Spoliation, Inherent Power and Rule 37

From Gateway Senior Housing, Ltd. v. MMA Financial, Inc., 2008 U.S. Dist. LEXIS 98770 (E.D. Tex. Dec. 4, 2008):

While Rule 37 represents a significant enforcement power to punish discovery misconduct, it does not represent the "universe of potential discovery abuse." Gregory P. Joseph, Sanctions: The Federal Law of Litigation Abuse § 26(E)(3) (4th ed. 2008). "Wrongful destruction or loss of documents or other evidence is conduct of a kind that ordinarily falls outside the scope of Rule . . . 37, but is sanctionable under the court's inherent power." Id.; see Unigard Sec. Ins. Co. v. Lakewood Engineering & Mfg. Corp., 982 F.2d 363, 368 (9th Cir. 1992).

"Spoliation is 'the destruction of evidence . . . or the significant and meaningful alteration of a document or instrument.'" Escobar v. City of Houston, 2007 U.S. Dist. LEXIS 72706, 2007 WL 2900581, No. 04-1945, at *17 (S.D. Tex. Sept. 29, 2007) (quoting Andrade Garcia v. Columbia Med. Ctr., 996 F. Supp. 605, 615 (E.D. Tex. 1998)). When a party with an obligation to retain or preserve evidence fails to do so, and acts with culpability, a district court may impose sanctions. Escobar v. City of Houston, 2007 U.S. Dist. LEXIS 72706, 2007 WL 2900581, No. 04-1945, at *17 (S.D. Tex. Sept. 29, 2007); see generally Zubulake v. UBS Warburg, LLC, 220 F.R.D. 212 (providing a detailed discussion of a party's duty to preserve evidence and the district court's authority to sanction a party for willful spoliation of evidence) (S.D.N.Y. 2003)). "'The obligation to preserve evidence arises when the party has notice that the evidence is relevant to the litigation or when a party should have known that the evidence may be relevant to future litigation.'" Escobar v. City of Houston, 2007 U.S. Dist. LEXIS 72706, 2007 WL 2900581, No. 04-1945, at *17 (S.D. Tex. Sept. 29, 2007) (quoting Zubulake v. UBS Warburg LLC, 220 F.R.D. at 216)).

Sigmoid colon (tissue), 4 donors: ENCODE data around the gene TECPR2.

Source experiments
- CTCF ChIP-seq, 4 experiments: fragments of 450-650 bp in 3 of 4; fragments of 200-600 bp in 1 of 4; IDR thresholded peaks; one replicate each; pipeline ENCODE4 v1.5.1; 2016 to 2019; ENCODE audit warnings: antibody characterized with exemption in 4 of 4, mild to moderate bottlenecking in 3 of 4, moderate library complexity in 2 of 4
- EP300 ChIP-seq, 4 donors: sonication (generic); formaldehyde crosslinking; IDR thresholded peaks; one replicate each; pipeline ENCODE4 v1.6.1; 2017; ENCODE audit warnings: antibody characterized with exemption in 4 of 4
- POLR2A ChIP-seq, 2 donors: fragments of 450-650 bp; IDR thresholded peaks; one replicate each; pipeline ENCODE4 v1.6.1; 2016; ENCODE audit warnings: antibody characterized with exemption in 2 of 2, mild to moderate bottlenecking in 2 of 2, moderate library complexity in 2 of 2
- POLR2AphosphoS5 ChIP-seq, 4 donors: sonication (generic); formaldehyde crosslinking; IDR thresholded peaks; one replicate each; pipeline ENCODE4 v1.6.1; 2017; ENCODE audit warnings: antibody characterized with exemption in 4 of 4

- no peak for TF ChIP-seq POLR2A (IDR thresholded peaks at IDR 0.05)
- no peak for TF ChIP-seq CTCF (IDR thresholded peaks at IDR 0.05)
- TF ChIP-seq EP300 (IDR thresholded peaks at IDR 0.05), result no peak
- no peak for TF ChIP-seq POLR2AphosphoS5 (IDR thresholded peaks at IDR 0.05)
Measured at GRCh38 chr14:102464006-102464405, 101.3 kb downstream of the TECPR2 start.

A discretionary adverse inference instruction is the classic sanction for spoliation of evidence. Such instruction "is proper when a party has deliberately destroyed evidence or has failed to either produce relevant evidence or explain its non-production." McMillin v. State Farm Lloyds, 180 S.W.3d 183, 199 (Tex. App.-- Austin 2005) (citing Wal-Mart Stores, Inc. v. Johnson, 106 S.W.3d 718, 721 (Tex. 2003)). A party seeking an adverse inference instruction or other sanction in connection with the destruction of relevant evidence must establish that the party with control over the evidence had a duty to preserve the evidence and that it was destroyed in "bad faith." King v. Ill. Cent. RR. , 337 F.3d 550, 556 (5th Cir. 2003) (citing United States v. Wise, 221 F.3d 140, 156 (5th Cir. 2000)); Zubulake v. UBS Warburg, LLC, 229 F.R.D. 422, 430 (S.D.N.Y. 2004).

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